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Wednesday 21 November 2018

Cork have all you need to win All Ireland

Diarmuid Sheehan was hugely impressed with the Rebels on Sunday afternoon so much so that he's making a big claim - Liam's coming home

Cork players celebrate Munster final win this year
Cork players celebrate Munster final win this year

Cork retained their Munster Senior Hurling title last weekend and taking everything into consideration it really is no more than they deserve.

A season that has seen Cork go unbeaten in five, (the most number of games any side has ever had to play to win the title) the Rebels have again been a revelation this season which considering they were title holders going into the showpiece game seems a little odd.

Nobody outside the camp itself gave Cork a chance this year which ultimately made many so-called experts look a little on the foolish side. After the heroics in Thurles last weekend pundits and fans have been scrambling to see just what has made this Cork team an unexpected force in Irish hurling right now.

I am going to take a little bit of pleasure here in reminding those of you that read the preview last weekend that I predicted a Cork win by two points - whoopee for me, I am, however, going to ignore the fact that during the week just gone I did waver a little and honestly felt that Cork would likely lose - not a mistake I will make again. This Cork team are superb and they will win the All Ireland. Colours now firmly nailed to the mast.

Last Sunday Cork started poorly, they were cut apart at the back, dominated in the middle and struggled for long periods to get anything like clean ball to their forwards. John Conlon ran riot and made some serious hurlers like Damien Cahalane and Colm Spillane look lethargic.

Conlon was un-markable for about 30 minutes and in that time, he smacked over a host of brilliant scores, dragged both defenders all over the back third and linked superbly with his attacking colleagues. Almost the perfect full-forward display.

Roll on to near half-time and Spillane managed to get a grip on Clare's most influential player and things began to go Cork's way.

The scores before the break from Luke Meade (goal) and mark Coleman (point) and Cork were on a roll. Meade's intervention was clinical and vitally important to the cause, but overall, he has had better days. Coleman on the other hand was again sensational and at this stage is, without doubt one of the best half-backs in the land.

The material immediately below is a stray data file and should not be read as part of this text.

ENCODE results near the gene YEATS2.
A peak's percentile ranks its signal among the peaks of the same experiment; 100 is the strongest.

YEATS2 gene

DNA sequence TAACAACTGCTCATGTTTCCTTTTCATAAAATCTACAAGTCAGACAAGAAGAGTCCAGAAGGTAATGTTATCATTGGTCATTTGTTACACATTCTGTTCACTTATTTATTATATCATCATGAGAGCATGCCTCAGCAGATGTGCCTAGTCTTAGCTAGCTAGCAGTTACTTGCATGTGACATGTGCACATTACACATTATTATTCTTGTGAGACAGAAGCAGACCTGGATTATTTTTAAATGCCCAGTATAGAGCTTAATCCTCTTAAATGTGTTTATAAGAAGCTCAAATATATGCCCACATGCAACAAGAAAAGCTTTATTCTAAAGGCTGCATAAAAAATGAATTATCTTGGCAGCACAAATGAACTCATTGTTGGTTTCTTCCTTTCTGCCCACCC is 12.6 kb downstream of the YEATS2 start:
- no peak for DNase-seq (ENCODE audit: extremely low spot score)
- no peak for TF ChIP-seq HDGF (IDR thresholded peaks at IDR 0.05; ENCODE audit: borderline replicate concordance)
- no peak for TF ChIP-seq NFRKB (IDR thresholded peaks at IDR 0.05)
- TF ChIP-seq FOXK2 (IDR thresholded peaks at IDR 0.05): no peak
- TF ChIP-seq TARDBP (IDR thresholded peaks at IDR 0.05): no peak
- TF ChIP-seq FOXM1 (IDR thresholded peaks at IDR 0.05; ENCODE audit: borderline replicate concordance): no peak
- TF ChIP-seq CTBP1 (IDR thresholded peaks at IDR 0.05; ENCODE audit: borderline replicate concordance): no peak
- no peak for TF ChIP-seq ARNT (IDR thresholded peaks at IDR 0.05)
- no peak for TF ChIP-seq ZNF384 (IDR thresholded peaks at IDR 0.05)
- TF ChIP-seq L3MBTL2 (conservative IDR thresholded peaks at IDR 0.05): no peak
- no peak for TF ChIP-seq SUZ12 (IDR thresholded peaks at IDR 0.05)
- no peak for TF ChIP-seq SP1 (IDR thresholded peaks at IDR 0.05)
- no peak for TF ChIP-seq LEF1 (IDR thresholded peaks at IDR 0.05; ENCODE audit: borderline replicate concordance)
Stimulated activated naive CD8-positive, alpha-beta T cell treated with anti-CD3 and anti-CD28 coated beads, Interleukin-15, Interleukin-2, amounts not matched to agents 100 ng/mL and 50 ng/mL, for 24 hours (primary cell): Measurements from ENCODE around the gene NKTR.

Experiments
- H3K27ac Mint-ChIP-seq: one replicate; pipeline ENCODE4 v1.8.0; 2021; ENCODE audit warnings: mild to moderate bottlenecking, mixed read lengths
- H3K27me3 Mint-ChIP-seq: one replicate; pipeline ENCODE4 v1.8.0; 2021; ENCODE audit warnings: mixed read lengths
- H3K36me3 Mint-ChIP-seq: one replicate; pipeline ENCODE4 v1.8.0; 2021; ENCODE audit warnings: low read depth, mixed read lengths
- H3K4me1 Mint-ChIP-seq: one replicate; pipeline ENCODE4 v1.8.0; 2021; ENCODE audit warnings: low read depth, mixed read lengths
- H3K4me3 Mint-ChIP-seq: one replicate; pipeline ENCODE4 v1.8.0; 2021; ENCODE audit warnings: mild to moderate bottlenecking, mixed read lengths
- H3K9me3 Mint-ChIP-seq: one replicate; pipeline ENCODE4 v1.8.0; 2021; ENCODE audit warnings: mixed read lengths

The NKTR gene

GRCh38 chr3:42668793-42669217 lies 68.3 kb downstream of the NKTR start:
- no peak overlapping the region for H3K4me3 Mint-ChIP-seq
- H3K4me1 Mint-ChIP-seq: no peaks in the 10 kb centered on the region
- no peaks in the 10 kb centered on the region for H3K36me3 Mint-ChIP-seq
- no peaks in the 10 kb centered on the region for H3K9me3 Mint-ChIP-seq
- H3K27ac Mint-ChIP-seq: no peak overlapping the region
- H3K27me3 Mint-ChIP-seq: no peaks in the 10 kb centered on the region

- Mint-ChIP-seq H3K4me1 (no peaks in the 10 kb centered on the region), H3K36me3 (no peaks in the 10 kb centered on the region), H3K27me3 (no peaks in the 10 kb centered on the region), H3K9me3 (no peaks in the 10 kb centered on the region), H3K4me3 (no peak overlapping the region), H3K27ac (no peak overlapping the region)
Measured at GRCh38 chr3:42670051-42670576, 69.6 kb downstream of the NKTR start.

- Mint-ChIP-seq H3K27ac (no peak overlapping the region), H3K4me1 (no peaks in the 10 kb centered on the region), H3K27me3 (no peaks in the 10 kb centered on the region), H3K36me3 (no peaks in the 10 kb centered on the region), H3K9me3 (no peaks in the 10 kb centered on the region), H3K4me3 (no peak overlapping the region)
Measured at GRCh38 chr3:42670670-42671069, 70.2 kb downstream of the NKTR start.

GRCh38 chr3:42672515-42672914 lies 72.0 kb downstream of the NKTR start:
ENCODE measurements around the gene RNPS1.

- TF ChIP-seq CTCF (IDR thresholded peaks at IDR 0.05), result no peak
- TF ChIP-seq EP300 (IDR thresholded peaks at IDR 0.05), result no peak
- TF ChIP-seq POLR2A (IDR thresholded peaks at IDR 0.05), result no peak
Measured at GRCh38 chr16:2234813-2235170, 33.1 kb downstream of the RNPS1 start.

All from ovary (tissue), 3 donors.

In the first half Cork struggled in the middle with Darragh Fitzgibbon and Bill Copper struggling to make an impact but that also changed in the second and again the central duo did well. Fitzgibbon again chipped in with a brace and deserves plenty credit for his overall shift on the day as well as throughout the championship.

Usually I try to find the positives at the rear to back up a win as the forwards always get the praise but last Sunday, in front of 45,000 odd hurling fans Cork's attackers stole the show.

Very little can be added at this stage about Patrick Horgan, but yet again he showed why he is not just one of the current greats, he is a legendary figure of the game in Cork.

Horgan is like Seán Óg, Teddy Mac, Joe Deane or Diarmuid O'Sullivan - he is a legend of the game and while many outside the county don't give this hugely talented forward the credit he deserves he is a living legend on Leeside.

Horgan always gets the plaudits and on most occasions he fully deserves it but on this day, at this time in Cork's evolution Cork needed a true leader and like all the great names that have gone before one emerged from the crowd and last Sunday that name was Seamus Harnedy.

The St Ita's man was magnificent on the day and dragged his side to their second Munster crown on the bounce with a personal display that took many in and outside the ground by surprise.

Harnedy is a hugely talented player with so many attributes in his locker that it is hard to pick out his best but after Sunday his ability to lead on the pitch, do the hard work that needs to be done and score when scores need to be taken really does mark him down as something special.

While the positives from the day do far outweigh the negatives John Meyler and his team did acknowledge that there are issues still to be addressed. The team still have a few players that need to return with Alan Cadogan a real possibility now for the semi with a four week break to that one.

The side did again have a few playing below the level that can be accepted by a team with genuine All Ireland credentials, but so far the side have been able to plough through.

It was great to see Lorcaín McLoughlin getting onto the pitch last weekend, but having to come off soon after was disappointing - however it shows that the hugely talented Kanturk man does have a future in this squad.

Cork's lack of pace in certain quarters is also a concern, but if great players don't have genuine pace then their other attributes need to come to the fore and to this point all players have managed to compensate just nicely.

So where to now? Well of to Croke Park to right the wrongs of last year and, while Waterford won't be the opposition this time round, Cork will feel that this is their chance to show just what fast, exciting, energetic and brilliant hurling can do.

Just can't wait.

Corkman

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